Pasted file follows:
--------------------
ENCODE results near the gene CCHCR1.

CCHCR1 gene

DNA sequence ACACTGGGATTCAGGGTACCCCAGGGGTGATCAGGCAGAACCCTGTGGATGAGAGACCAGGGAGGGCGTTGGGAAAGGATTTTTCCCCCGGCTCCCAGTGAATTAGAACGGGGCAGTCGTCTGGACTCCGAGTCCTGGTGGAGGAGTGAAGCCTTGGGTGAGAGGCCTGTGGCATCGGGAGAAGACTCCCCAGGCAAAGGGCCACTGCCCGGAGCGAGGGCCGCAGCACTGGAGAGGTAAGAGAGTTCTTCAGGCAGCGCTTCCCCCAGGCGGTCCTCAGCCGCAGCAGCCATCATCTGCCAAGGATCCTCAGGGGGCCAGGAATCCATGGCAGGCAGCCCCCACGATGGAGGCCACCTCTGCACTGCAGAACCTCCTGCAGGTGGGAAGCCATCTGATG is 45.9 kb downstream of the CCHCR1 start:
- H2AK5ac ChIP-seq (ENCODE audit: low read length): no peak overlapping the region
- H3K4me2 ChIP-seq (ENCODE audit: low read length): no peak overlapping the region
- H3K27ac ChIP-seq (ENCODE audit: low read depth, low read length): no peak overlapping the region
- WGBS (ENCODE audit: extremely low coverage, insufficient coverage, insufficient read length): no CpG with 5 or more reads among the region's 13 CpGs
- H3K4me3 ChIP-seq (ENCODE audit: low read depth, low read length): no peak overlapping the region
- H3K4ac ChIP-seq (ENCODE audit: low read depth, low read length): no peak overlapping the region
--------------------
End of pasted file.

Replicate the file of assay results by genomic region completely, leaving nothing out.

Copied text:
ENCODE results near the gene CCHCR1.

CCHCR1 gene

DNA sequence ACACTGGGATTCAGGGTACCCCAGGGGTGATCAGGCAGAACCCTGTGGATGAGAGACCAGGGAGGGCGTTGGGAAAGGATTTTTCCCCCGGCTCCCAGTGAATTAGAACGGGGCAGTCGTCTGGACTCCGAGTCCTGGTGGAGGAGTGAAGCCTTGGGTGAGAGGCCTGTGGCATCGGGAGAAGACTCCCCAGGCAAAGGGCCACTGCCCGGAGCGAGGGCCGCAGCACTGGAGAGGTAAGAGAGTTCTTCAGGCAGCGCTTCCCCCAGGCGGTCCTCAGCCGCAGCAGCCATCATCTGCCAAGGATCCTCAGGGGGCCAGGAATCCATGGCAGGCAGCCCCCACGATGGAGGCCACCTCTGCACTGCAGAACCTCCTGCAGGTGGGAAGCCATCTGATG is 45.9 kb downstream of the CCHCR1 start:
- H2AK5ac ChIP-seq (ENCODE audit: low read length): no peak overlapping the region
- H3K4me2 ChIP-seq (ENCODE audit: low read length): no peak overlapping the region
- H3K27ac ChIP-seq (ENCODE audit: low read depth, low read length): no peak overlapping the region
- WGBS (ENCODE audit: extremely low coverage, insufficient coverage, insufficient read length): no CpG with 5 or more reads among the region's 13 CpGs
- H3K4me3 ChIP-seq (ENCODE audit: low read depth, low read length): no peak overlapping the region
- H3K4ac ChIP-seq (ENCODE audit: low read depth, low read length): no peak overlapping the region